WH Trade Adviser Denies Congressional Report Saying Trump Admin Overpaid for Ventilators by $500 Million: 'It's Not True'

White House trade adviser Peter Navarro denied a congressional report Thursday that said President Donald Trump's administration overpaid by hundreds of millions of dollars for ventilators purchased during the coronavirus pandemic.

"No," Navarro said when asked about the report during an interview on CNN's New Day. "It's not true."

The race to purchase and produce ventilators began early in 2020 as need for them to treat COVID-19 patients increased. State leaders anticipating surges in cases negotiated their own deals to purchase ventilators, but the federal government also purchased the machines so that it could distribute some to states in need from its national stockpile.

According to a congressional investigation conducted between mid-April and the end of July by Rep. Raja Krishnamoorthi of Illinois, who serves as the chair of the House Subcommittee on Economic and Consumer Policy, the federal government paid $15,000 per ventilator purchase while other American purchasing contingents paid less than $10,000. The amount the White House paid for each unit was negotiated under a revised contract with ventilator producer Philips, a contract that former President Barack Obama initiated in 2014 to gather thousands of new ventilators by 2019. The federal government was to purchase those initial ventilators at a $3,280-per-unit price, according to the report.

A patient is connected to a ventilator and other medical devices in the COVID-19 intensive care unit at the United Memorial Medical Center on July 2, 2020 in Houston, Texas. According to a recent congressional report, the federal government overpaid by about $500 million on ventilator purchases this year. Go Nakamura/Getty

Krishnamoorthi's report said that "inept contract management and incompetent negotiating" by Trump administration officials "denied the country the ventilators it needed." The new purchase agreement led to the federal government overspending by an estimated $500 million, the report said.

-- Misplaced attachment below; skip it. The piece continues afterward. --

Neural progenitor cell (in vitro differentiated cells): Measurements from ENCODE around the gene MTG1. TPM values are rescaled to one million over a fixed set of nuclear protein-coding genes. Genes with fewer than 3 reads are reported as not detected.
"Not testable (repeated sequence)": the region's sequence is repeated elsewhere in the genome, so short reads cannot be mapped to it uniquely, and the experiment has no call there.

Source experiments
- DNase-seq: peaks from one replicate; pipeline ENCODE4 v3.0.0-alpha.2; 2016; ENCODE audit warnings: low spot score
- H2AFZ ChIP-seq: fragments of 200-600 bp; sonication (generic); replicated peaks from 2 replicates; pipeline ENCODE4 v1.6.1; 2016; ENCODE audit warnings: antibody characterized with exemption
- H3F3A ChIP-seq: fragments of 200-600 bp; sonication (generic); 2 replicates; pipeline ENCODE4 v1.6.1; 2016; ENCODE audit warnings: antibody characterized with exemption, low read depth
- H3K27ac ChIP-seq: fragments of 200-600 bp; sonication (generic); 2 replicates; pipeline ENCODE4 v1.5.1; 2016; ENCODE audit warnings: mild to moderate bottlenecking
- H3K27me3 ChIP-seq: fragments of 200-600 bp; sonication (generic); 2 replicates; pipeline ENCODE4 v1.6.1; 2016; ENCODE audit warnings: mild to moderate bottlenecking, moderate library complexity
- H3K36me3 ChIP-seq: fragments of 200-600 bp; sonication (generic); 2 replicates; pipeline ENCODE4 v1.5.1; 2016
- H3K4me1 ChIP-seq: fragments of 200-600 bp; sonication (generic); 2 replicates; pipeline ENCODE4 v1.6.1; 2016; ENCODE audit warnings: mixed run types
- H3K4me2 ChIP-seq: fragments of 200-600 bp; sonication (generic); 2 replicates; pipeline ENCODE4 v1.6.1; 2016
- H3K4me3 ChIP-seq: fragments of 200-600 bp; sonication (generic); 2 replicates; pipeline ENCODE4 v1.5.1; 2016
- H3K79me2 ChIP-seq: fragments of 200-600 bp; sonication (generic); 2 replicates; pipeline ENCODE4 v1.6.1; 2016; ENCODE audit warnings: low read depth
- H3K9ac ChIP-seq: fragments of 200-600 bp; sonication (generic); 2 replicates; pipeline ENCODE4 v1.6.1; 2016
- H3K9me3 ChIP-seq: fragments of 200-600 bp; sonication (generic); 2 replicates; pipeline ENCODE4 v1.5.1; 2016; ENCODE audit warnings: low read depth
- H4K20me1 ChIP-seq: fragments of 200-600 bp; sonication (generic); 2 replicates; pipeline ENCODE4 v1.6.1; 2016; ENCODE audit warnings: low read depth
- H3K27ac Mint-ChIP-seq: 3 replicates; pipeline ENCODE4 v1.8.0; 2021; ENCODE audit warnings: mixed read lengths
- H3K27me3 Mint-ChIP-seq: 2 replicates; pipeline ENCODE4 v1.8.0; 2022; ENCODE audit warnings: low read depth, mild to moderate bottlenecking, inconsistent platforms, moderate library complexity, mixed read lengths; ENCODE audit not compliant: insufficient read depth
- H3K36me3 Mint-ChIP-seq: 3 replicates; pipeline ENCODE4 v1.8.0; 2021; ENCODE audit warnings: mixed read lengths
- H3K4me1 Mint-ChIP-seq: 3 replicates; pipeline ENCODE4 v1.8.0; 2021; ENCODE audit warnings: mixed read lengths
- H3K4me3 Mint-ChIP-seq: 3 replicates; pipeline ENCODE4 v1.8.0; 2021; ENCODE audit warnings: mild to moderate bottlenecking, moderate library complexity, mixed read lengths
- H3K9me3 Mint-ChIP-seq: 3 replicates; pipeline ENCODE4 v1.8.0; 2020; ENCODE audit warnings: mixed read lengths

Philips said earlier this week that the Department of Health and Human Services (HHS) terminated its contract, which was expected to last through the end of this year. The company was due to provide an additional 30,700 ventilators to the national stockpile over the next few months, according to a company news release.

"The Subcommittee's investigation revealed that incompetent negotiations by top Trump Administration officials, like Peter Navarro, wasted hundreds of millions of taxpayer dollars," Krishnamoorthi said in a statement after news of the terminated ventilator contract spread.

Navarro told New Day that he was not involved in the Philips contract, which he said was "executed totally by HHS."

Navarro went on to say that Philips made two kinds of ventilators, which he described as "the dirt bike versus the BMW." The "dirt bike version" was available at a lower cost but had "limited functionality," while the "BMW version" was the one a COVID-19 patient would want "if, God forbid, you were in the ICU in the later stages of the disease," Navarro said.

"With respect to Philips, HHS had the option of either buying the $15,000 one at $15,000 or getting multiple ones of the $3,000 one," he said.

Though Navarro said that the two versions of ventilators available from Philips were different, Krishnamoorthi's report said the kind of ventilator the White House purchased was "functionally identical" to the one negotiated under the Obama administration's previous contract.

"The Trump negotiators appeared gullible and conceded to Philips on all significant matters, including price," a news release about the report said. "The documents show that the Administration accepted Philips' first offer without even trying to negotiate a lower price."

Newsweek reached out to Krishnamoorthi's office for further comment but did not receive a response in time for publication.